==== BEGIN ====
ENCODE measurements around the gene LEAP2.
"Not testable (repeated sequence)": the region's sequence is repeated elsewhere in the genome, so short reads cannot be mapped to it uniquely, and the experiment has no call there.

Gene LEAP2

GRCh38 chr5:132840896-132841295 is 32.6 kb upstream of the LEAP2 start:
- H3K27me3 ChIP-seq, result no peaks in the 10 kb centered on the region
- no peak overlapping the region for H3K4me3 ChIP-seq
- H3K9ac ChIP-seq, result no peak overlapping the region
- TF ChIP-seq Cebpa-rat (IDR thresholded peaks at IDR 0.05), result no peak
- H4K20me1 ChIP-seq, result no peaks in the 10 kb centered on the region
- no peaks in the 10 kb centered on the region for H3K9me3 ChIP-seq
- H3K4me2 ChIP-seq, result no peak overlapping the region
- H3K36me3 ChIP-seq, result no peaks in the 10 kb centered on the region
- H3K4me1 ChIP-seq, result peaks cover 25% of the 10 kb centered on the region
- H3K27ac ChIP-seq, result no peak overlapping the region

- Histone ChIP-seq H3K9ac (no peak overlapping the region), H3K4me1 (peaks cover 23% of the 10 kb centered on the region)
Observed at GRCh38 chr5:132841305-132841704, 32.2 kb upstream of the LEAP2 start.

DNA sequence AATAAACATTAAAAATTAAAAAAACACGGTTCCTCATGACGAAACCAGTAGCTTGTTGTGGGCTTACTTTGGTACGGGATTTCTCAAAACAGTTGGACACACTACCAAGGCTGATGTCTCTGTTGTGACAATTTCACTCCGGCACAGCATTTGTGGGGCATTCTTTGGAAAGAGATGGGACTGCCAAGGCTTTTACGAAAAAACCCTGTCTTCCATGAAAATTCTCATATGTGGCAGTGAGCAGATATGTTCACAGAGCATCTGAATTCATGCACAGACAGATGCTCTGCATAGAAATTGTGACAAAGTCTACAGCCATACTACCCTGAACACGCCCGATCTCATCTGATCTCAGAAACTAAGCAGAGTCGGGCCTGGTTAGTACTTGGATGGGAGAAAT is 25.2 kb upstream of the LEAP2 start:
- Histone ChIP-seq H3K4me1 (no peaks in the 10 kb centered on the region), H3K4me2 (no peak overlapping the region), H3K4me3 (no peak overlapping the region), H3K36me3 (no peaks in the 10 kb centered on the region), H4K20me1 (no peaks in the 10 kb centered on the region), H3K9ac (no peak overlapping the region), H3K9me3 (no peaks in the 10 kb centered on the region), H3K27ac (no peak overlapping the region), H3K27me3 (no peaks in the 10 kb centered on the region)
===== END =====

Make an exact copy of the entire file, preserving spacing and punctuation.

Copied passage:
ENCODE measurements around the gene LEAP2.
"Not testable (repeated sequence)": the region's sequence is repeated elsewhere in the genome, so short reads cannot be mapped to it uniquely, and the experiment has no call there.

Gene LEAP2

GRCh38 chr5:132840896-132841295 is 32.6 kb upstream of the LEAP2 start:
- H3K27me3 ChIP-seq, result no peaks in the 10 kb centered on the region
- no peak overlapping the region for H3K4me3 ChIP-seq
- H3K9ac ChIP-seq, result no peak overlapping the region
- TF ChIP-seq Cebpa-rat (IDR thresholded peaks at IDR 0.05), result no peak
- H4K20me1 ChIP-seq, result no peaks in the 10 kb centered on the region
- no peaks in the 10 kb centered on the region for H3K9me3 ChIP-seq
- H3K4me2 ChIP-seq, result no peak overlapping the region
- H3K36me3 ChIP-seq, result no peaks in the 10 kb centered on the region
- H3K4me1 ChIP-seq, result peaks cover 25% of the 10 kb centered on the region
- H3K27ac ChIP-seq, result no peak overlapping the region

- Histone ChIP-seq H3K9ac (no peak overlapping the region), H3K4me1 (peaks cover 23% of the 10 kb centered on the region)
Observed at GRCh38 chr5:132841305-132841704, 32.2 kb upstream of the LEAP2 start.

DNA sequence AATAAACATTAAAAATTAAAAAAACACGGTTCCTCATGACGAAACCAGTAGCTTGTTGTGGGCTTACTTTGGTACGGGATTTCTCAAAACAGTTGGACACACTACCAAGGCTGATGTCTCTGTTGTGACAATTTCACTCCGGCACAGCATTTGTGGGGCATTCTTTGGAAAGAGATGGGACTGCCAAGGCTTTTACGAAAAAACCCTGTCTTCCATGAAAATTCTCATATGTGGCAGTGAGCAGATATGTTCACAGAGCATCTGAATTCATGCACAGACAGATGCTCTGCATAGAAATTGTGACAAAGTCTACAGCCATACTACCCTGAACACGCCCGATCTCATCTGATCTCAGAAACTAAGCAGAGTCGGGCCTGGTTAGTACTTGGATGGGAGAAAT is 25.2 kb upstream of the LEAP2 start:
- Histone ChIP-seq H3K4me1 (no peaks in the 10 kb centered on the region), H3K4me2 (no peak overlapping the region), H3K4me3 (no peak overlapping the region), H3K36me3 (no peaks in the 10 kb centered on the region), H4K20me1 (no peaks in the 10 kb centered on the region), H3K9ac (no peak overlapping the region), H3K9me3 (no peaks in the 10 kb centered on the region), H3K27ac (no peak overlapping the region), H3K27me3 (no peaks in the 10 kb centered on the region)